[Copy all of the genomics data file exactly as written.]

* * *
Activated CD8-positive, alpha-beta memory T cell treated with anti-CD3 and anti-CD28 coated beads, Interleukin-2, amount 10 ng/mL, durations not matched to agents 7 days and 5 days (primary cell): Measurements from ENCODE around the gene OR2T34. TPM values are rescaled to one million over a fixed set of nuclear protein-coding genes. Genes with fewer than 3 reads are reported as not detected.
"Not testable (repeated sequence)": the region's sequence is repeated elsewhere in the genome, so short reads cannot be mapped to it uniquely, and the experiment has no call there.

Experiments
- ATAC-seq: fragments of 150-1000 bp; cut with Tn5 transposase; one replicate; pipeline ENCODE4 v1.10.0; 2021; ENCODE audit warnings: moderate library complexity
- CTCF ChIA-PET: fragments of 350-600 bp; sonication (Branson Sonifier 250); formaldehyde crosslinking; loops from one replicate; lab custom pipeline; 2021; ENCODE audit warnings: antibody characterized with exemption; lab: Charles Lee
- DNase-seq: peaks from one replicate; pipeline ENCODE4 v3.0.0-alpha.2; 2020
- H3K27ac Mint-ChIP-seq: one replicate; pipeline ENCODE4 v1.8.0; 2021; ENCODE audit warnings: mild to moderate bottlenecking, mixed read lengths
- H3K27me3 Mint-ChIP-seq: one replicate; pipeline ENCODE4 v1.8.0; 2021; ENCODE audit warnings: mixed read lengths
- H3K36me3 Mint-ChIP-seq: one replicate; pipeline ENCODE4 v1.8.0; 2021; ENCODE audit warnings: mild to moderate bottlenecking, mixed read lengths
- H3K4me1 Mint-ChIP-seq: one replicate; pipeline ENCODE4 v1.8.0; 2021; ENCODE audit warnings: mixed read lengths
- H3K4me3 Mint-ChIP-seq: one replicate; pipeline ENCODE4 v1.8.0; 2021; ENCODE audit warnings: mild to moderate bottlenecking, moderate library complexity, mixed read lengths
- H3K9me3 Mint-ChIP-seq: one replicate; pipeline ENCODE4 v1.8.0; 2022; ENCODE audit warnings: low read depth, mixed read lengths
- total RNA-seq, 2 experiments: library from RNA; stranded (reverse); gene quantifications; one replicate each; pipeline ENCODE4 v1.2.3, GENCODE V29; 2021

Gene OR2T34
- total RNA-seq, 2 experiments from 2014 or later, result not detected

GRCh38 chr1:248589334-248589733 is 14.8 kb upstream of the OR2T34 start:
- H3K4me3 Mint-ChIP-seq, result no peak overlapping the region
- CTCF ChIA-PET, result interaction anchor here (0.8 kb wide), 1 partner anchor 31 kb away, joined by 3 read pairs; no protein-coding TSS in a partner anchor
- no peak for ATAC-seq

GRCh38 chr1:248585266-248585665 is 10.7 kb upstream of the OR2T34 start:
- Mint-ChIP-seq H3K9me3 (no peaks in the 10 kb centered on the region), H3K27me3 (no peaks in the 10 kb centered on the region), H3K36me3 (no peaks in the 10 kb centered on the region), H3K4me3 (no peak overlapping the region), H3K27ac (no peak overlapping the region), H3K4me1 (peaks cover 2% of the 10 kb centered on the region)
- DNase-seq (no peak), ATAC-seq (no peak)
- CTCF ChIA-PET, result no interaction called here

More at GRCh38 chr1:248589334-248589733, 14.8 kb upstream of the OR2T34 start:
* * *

Activated CD8-positive, alpha-beta memory T cell treated with anti-CD3 and anti-CD28 coated beads, Interleukin-2, amount 10 ng/mL, durations not matched to agents 7 days and 5 days (primary cell): Measurements from ENCODE around the gene OR2T34. TPM values are rescaled to one million over a fixed set of nuclear protein-coding genes. Genes with fewer than 3 reads are reported as not detected.
"Not testable (repeated sequence)": the region's sequence is repeated elsewhere in the genome, so short reads cannot be mapped to it uniquely, and the experiment has no call there.

Experiments
- ATAC-seq: fragments of 150-1000 bp; cut with Tn5 transposase; one replicate; pipeline ENCODE4 v1.10.0; 2021; ENCODE audit warnings: moderate library complexity
- CTCF ChIA-PET: fragments of 350-600 bp; sonication (Branson Sonifier 250); formaldehyde crosslinking; loops from one replicate; lab custom pipeline; 2021; ENCODE audit warnings: antibody characterized with exemption; lab: Charles Lee
- DNase-seq: peaks from one replicate; pipeline ENCODE4 v3.0.0-alpha.2; 2020
- H3K27ac Mint-ChIP-seq: one replicate; pipeline ENCODE4 v1.8.0; 2021; ENCODE audit warnings: mild to moderate bottlenecking, mixed read lengths
- H3K27me3 Mint-ChIP-seq: one replicate; pipeline ENCODE4 v1.8.0; 2021; ENCODE audit warnings: mixed read lengths
- H3K36me3 Mint-ChIP-seq: one replicate; pipeline ENCODE4 v1.8.0; 2021; ENCODE audit warnings: mild to moderate bottlenecking, mixed read lengths
- H3K4me1 Mint-ChIP-seq: one replicate; pipeline ENCODE4 v1.8.0; 2021; ENCODE audit warnings: mixed read lengths
- H3K4me3 Mint-ChIP-seq: one replicate; pipeline ENCODE4 v1.8.0; 2021; ENCODE audit warnings: mild to moderate bottlenecking, moderate library complexity, mixed read lengths
- H3K9me3 Mint-ChIP-seq: one replicate; pipeline ENCODE4 v1.8.0; 2022; ENCODE audit warnings: low read depth, mixed read lengths
- total RNA-seq, 2 experiments: library from RNA; stranded (reverse); gene quantifications; one replicate each; pipeline ENCODE4 v1.2.3, GENCODE V29; 2021

Gene OR2T34
- total RNA-seq, 2 experiments from 2014 or later, result not detected

GRCh38 chr1:248589334-248589733 is 14.8 kb upstream of the OR2T34 start:
- H3K4me3 Mint-ChIP-seq, result no peak overlapping the region
- CTCF ChIA-PET, result interaction anchor here (0.8 kb wide), 1 partner anchor 31 kb away, joined by 3 read pairs; no protein-coding TSS in a partner anchor
- no peak for ATAC-seq

GRCh38 chr1:248585266-248585665 is 10.7 kb upstream of the OR2T34 start:
- Mint-ChIP-seq H3K9me3 (no peaks in the 10 kb centered on the region), H3K27me3 (no peaks in the 10 kb centered on the region), H3K36me3 (no peaks in the 10 kb centered on the region), H3K4me3 (no peak overlapping the region), H3K27ac (no peak overlapping the region), H3K4me1 (peaks cover 2% of the 10 kb centered on the region)
- DNase-seq (no peak), ATAC-seq (no peak)
- CTCF ChIA-PET, result no interaction called here

More at GRCh38 chr1:248589334-248589733, 14.8 kb upstream of the OR2T34 start: